2 out of 5
Directed by: Matt Eskandari
This is a weird bad movie. I mean, I’m used to these quickly-made, low-budget, DTV-ish Emmett-Furla productions by now, since, as a Bruce Willis follower, it means I’ve “had” to watch like a dozen of these things, and they’re mix-and-match affairs that mimic any given rogue cop / heist gone wrong / vengeance tales that vary in watchability based on the energy offered by the actors and competence of the visuals… and (continuing this rambling sentence) ‘Trauma Center’ is no different in that regard, with some crooked cops hunting down a witness to their crookedness (Nicky Whelan), and having to tussle with good cop Bruce Willis along the way, but it’s still weird. It’s also bad, of course, in the way (almost) all of these flicks are, with Paul J. Da Silva’s script hardly holding together any logic for how these cops imagine they’ll be getting away with their pursuit of Whelan, and streeeeetching this barest of plots into 87 minutes by tons and tons of slowly paced conversations about nothing, and flashbacks to 20 minutes ago, but director Matt Eskandari has a kind of direct shooting style that’s fairly refreshing – the other productions from this team tend to favor a kind of trashy flashy look and vibe – and he actually gets Bruce to seem engaged for a good chunk of the flick, including action sequences! And then this lameass script has the semi-novel idea of isolating everything to a shutdown ward in a hospital, requiring Whelan to sort of Home Alone her way from room to room to delay her pursuers, and in doing so, the flick allows more glimmers of imagination and intelligence than its peers.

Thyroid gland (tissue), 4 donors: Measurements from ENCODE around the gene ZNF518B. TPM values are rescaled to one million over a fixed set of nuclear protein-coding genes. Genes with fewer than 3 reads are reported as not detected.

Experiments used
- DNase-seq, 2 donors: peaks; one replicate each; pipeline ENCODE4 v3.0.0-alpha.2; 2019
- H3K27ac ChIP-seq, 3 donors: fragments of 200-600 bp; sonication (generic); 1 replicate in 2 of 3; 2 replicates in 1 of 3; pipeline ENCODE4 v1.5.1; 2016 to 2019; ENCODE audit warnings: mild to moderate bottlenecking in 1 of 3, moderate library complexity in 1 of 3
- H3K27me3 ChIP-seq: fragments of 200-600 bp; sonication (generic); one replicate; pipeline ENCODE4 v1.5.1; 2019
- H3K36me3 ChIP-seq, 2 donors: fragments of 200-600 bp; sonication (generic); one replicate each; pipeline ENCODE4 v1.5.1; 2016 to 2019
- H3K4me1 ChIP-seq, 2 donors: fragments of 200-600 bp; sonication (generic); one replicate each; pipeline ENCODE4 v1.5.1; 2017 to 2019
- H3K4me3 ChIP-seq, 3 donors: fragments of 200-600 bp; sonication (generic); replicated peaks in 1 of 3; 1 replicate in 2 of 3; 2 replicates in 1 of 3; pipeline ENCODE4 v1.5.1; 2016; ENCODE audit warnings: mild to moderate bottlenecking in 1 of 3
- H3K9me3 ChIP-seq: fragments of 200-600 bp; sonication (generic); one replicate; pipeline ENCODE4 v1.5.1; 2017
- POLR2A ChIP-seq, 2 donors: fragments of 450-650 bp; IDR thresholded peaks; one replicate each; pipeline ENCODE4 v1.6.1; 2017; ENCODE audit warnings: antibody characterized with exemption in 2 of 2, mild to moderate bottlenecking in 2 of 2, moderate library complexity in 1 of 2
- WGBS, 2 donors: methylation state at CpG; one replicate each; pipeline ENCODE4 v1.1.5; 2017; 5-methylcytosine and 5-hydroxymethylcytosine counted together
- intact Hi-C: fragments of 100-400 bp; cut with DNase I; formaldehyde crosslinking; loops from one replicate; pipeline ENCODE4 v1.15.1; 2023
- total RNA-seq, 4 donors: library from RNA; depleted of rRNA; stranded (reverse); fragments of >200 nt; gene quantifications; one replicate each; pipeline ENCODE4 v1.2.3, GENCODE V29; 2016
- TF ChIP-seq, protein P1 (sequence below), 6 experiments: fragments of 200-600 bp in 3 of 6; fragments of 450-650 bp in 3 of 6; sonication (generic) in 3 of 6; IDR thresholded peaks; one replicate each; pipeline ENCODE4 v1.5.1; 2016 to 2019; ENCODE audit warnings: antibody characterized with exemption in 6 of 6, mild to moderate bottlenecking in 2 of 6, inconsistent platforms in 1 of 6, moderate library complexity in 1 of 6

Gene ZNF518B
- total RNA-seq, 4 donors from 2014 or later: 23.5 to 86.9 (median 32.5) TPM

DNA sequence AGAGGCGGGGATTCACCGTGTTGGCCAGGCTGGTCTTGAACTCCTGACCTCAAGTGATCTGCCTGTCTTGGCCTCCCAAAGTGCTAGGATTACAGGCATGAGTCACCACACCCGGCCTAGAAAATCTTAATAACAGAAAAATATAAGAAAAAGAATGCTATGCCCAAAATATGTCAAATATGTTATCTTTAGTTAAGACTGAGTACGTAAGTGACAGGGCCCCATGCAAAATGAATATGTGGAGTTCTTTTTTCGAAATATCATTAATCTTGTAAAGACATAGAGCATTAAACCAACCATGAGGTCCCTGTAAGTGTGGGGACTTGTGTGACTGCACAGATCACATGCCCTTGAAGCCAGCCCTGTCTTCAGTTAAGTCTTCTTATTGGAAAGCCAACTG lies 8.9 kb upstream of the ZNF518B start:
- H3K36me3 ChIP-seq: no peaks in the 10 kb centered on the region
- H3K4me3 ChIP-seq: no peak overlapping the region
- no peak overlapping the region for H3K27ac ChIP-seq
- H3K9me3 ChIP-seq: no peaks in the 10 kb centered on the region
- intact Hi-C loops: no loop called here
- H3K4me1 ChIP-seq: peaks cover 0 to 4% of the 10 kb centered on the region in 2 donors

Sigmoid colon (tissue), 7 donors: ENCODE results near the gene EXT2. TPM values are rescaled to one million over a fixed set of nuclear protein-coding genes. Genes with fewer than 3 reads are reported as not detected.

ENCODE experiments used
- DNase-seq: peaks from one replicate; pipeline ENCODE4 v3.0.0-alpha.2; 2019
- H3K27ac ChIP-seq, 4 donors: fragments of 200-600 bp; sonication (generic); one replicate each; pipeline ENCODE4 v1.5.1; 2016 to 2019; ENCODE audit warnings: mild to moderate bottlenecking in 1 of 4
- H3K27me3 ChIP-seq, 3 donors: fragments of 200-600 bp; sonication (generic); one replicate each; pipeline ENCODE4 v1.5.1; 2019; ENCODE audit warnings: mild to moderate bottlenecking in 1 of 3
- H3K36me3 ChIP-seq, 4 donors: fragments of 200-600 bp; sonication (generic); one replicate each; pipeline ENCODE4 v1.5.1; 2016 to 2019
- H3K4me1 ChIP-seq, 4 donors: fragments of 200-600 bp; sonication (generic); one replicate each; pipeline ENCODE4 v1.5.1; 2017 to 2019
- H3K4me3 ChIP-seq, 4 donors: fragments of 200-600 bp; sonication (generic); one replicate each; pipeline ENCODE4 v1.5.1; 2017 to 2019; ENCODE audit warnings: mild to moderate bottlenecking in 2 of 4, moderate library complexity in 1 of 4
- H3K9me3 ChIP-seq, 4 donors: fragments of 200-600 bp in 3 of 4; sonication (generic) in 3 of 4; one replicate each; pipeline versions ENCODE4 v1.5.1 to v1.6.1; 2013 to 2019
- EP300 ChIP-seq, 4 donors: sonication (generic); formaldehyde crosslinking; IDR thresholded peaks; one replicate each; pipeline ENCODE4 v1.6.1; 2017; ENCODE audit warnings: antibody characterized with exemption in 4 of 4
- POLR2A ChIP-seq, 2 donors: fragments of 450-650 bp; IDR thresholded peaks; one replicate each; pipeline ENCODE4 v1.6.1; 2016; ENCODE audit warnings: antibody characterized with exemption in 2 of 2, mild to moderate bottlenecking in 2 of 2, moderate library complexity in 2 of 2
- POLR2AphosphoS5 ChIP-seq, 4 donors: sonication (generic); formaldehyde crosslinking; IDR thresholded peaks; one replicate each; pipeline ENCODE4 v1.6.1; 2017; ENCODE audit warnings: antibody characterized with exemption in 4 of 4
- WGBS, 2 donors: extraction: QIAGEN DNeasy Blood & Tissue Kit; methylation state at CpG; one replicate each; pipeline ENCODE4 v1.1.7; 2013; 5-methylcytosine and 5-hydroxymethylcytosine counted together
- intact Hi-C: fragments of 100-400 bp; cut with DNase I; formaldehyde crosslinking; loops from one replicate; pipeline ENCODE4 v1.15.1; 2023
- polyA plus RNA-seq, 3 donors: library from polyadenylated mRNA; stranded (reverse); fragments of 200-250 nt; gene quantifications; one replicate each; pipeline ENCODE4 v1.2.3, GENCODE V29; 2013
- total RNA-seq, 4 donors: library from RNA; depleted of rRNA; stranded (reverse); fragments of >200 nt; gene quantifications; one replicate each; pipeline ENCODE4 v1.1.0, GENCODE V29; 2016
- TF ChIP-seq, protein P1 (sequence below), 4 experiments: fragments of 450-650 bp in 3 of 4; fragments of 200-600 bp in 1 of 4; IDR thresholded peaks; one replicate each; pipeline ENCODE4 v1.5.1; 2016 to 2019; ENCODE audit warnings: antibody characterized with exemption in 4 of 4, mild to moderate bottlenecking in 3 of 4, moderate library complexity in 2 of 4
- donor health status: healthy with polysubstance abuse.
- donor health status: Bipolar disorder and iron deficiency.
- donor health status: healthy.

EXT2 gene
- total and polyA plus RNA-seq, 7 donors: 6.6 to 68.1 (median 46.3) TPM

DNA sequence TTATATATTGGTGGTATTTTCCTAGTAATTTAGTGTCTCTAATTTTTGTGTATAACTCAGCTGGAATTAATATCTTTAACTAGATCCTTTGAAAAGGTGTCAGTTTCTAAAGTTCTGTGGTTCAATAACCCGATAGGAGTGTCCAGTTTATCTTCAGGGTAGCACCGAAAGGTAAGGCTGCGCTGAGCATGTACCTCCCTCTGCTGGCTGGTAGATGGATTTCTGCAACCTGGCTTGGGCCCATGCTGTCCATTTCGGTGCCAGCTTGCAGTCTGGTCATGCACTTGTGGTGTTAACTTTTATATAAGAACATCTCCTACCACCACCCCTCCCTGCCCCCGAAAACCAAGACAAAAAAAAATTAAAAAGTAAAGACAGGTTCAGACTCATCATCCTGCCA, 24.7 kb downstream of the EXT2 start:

…At the same time, while Bruce has been more awake in his last few movies, it’s like he’s forgotten how to act in this one. His line reading is bizarrely wooden – and again, not like his “just here for the paycheck” self, but truly like he was trying, and just kept having brain farts on how to intone like a human, and the semi-novelty of the setup is painfully slowed down by those aforementioned stretches of nonsense dialogue exchanges, and painful ilogic of how this whole thing is playing out. Giving ‘Trauma Center’ an overall weird vibe, where it doesn’t always feel and look like the bad movie that it is, but it’s also undeniably that: a bad movie.